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Eur J Gastroenterol Hepatol. 1999 Dec;11(12):1355-8.

A single centre's 20 years' experience of columnar-lined (Barrett's) oesophagus diagnosis.

Author information

1
UK National Barrett's Oesophagus Registry, Wexham Park Hospital, Slough, Berkshire.

Abstract

BACKGROUND:

The pattern of oesophageal carcinoma type has been changing for some time in a number of countries, with adenocarcinoma becoming more frequent

OBJECTIVE:

To investigate the prevalence of columnar-lined (Barrett's) oesophagus and oesophageal adenocarcinoma in Barrett's oesophagus during a 20-year period in a single centre.

METHODS:

All upper gastrointestinal endoscopy and histology reports for the period January 1977 to December 1996 inclusive were reviewed. Data were analysed from patients who had histologically proven Barrett's oesophagus. The data were analysed as a single cohort and in five-year bands according to the date of diagnosis.

RESULTS:

Of 44,721 endoscopies, 636 Barrett's oesophagus cases were diagnosed; 508 (323 males 185 females; M:F ratio 1.7) were histologically proven. The frequency of Barrett's oesophagus detection increased steadily from 0.2% to 1.6% of all endoscopies per five-year band. The M:F ratio and the mean ages at diagnosis (61 years, range 60-63 for males and 69 years, range 68-79 for females) remained constant throughout. Barrett's oesophagus was diagnosed at a younger age in males (peak 60-69 years) compared to females (peak 70-79 years). The male oesophageal adenocarcinoma incidence (11.1%) was almost twice that in females (6.5%). In the majority (81%), the initial diagnosis of oesophageal adenocarcinoma and Barrett's oesophagus was made concurrently.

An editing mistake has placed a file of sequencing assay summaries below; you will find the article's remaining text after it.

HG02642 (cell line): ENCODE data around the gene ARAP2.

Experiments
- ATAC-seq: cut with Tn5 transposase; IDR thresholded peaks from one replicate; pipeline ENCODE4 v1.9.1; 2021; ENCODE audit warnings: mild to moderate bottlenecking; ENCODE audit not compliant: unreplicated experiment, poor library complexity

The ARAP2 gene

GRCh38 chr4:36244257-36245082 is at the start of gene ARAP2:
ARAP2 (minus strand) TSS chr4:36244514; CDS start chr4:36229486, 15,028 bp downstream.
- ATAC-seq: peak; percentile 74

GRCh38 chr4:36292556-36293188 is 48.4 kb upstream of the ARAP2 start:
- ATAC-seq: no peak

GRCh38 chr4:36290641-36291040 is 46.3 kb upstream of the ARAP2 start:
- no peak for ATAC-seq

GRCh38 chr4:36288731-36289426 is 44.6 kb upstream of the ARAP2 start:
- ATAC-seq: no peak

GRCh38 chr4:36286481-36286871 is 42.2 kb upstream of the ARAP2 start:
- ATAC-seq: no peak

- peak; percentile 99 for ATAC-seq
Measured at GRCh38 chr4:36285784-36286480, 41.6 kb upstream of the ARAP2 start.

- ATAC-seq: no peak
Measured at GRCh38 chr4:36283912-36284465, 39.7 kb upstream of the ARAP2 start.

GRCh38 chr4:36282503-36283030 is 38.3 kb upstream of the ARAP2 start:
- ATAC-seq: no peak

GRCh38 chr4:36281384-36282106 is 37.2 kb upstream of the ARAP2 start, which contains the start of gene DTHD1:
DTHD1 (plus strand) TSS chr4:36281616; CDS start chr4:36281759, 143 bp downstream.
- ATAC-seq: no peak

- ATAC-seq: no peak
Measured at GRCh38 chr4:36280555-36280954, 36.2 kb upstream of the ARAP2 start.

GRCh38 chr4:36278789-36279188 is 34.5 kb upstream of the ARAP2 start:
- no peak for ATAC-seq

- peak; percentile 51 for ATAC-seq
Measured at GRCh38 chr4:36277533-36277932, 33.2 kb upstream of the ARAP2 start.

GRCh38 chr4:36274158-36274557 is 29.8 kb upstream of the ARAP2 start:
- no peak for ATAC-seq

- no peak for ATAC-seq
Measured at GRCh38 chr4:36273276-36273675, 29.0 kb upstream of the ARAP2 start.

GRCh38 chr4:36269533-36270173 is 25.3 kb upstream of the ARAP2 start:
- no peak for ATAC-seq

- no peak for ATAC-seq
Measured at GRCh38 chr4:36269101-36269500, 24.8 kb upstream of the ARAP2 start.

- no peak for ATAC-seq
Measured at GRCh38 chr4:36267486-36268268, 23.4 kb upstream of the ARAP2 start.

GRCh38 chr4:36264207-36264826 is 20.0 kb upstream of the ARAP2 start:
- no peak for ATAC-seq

CONCLUSIONS:

The increasing Barrett's oesophagus frequency may reflect an increasing incidence or recognition of this condition or both. Barrett's oesophagus males are more likely to develop oesophageal adenocarcinoma than females.

PMID:
10654794
[Indexed for MEDLINE]

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